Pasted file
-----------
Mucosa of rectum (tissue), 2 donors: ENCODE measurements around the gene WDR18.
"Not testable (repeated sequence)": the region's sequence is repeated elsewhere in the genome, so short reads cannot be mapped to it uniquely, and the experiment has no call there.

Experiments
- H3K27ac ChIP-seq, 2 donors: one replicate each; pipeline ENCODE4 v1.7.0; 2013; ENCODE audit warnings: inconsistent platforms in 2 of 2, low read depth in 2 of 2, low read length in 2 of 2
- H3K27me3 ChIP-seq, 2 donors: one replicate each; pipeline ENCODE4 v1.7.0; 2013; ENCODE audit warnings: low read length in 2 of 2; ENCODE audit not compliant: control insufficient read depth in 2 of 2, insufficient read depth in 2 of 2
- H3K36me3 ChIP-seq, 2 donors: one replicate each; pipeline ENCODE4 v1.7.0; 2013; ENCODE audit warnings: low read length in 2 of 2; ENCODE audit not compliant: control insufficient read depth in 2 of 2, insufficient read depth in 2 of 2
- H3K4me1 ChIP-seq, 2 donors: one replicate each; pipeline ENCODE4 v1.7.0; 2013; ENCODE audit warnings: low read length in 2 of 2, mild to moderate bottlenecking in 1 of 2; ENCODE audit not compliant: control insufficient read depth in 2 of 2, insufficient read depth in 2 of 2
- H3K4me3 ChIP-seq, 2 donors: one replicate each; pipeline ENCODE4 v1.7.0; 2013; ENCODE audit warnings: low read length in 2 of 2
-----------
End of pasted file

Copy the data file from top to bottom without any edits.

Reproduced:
Mucosa of rectum (tissue), 2 donors: ENCODE measurements around the gene WDR18.
"Not testable (repeated sequence)": the region's sequence is repeated elsewhere in the genome, so short reads cannot be mapped to it uniquely, and the experiment has no call there.

Experiments
- H3K27ac ChIP-seq, 2 donors: one replicate each; pipeline ENCODE4 v1.7.0; 2013; ENCODE audit warnings: inconsistent platforms in 2 of 2, low read depth in 2 of 2, low read length in 2 of 2
- H3K27me3 ChIP-seq, 2 donors: one replicate each; pipeline ENCODE4 v1.7.0; 2013; ENCODE audit warnings: low read length in 2 of 2; ENCODE audit not compliant: control insufficient read depth in 2 of 2, insufficient read depth in 2 of 2
- H3K36me3 ChIP-seq, 2 donors: one replicate each; pipeline ENCODE4 v1.7.0; 2013; ENCODE audit warnings: low read length in 2 of 2; ENCODE audit not compliant: control insufficient read depth in 2 of 2, insufficient read depth in 2 of 2
- H3K4me1 ChIP-seq, 2 donors: one replicate each; pipeline ENCODE4 v1.7.0; 2013; ENCODE audit warnings: low read length in 2 of 2, mild to moderate bottlenecking in 1 of 2; ENCODE audit not compliant: control insufficient read depth in 2 of 2, insufficient read depth in 2 of 2
- H3K4me3 ChIP-seq, 2 donors: one replicate each; pipeline ENCODE4 v1.7.0; 2013; ENCODE audit warnings: low read length in 2 of 2